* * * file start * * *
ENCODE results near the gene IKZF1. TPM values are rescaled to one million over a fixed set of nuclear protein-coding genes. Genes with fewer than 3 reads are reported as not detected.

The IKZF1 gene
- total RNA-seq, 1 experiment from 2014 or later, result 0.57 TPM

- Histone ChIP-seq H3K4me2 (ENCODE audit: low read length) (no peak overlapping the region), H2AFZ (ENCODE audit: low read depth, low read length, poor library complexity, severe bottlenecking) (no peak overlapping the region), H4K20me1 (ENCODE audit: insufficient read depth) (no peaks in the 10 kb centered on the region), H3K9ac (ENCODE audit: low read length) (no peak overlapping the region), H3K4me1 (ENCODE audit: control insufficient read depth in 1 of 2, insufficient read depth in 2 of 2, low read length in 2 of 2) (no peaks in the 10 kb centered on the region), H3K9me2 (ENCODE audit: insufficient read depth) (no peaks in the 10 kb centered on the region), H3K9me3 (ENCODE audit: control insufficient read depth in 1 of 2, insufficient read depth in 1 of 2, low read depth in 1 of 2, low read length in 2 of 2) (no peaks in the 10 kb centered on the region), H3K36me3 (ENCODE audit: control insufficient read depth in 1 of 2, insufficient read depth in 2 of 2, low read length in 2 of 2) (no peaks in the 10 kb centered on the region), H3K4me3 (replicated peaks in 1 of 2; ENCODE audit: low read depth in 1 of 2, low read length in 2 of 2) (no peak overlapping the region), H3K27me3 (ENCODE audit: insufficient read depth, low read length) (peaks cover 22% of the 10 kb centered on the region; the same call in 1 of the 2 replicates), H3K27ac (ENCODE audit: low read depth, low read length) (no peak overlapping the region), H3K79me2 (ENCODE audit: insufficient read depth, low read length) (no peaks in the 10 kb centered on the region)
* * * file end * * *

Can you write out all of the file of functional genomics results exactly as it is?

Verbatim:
ENCODE results near the gene IKZF1. TPM values are rescaled to one million over a fixed set of nuclear protein-coding genes. Genes with fewer than 3 reads are reported as not detected.

The IKZF1 gene
- total RNA-seq, 1 experiment from 2014 or later, result 0.57 TPM

- Histone ChIP-seq H3K4me2 (ENCODE audit: low read length) (no peak overlapping the region), H2AFZ (ENCODE audit: low read depth, low read length, poor library complexity, severe bottlenecking) (no peak overlapping the region), H4K20me1 (ENCODE audit: insufficient read depth) (no peaks in the 10 kb centered on the region), H3K9ac (ENCODE audit: low read length) (no peak overlapping the region), H3K4me1 (ENCODE audit: control insufficient read depth in 1 of 2, insufficient read depth in 2 of 2, low read length in 2 of 2) (no peaks in the 10 kb centered on the region), H3K9me2 (ENCODE audit: insufficient read depth) (no peaks in the 10 kb centered on the region), H3K9me3 (ENCODE audit: control insufficient read depth in 1 of 2, insufficient read depth in 1 of 2, low read depth in 1 of 2, low read length in 2 of 2) (no peaks in the 10 kb centered on the region), H3K36me3 (ENCODE audit: control insufficient read depth in 1 of 2, insufficient read depth in 2 of 2, low read length in 2 of 2) (no peaks in the 10 kb centered on the region), H3K4me3 (replicated peaks in 1 of 2; ENCODE audit: low read depth in 1 of 2, low read length in 2 of 2) (no peak overlapping the region), H3K27me3 (ENCODE audit: insufficient read depth, low read length) (peaks cover 22% of the 10 kb centered on the region; the same call in 1 of the 2 replicates), H3K27ac (ENCODE audit: low read depth, low read length) (no peak overlapping the region), H3K79me2 (ENCODE audit: insufficient read depth, low read length) (no peaks in the 10 kb centered on the region)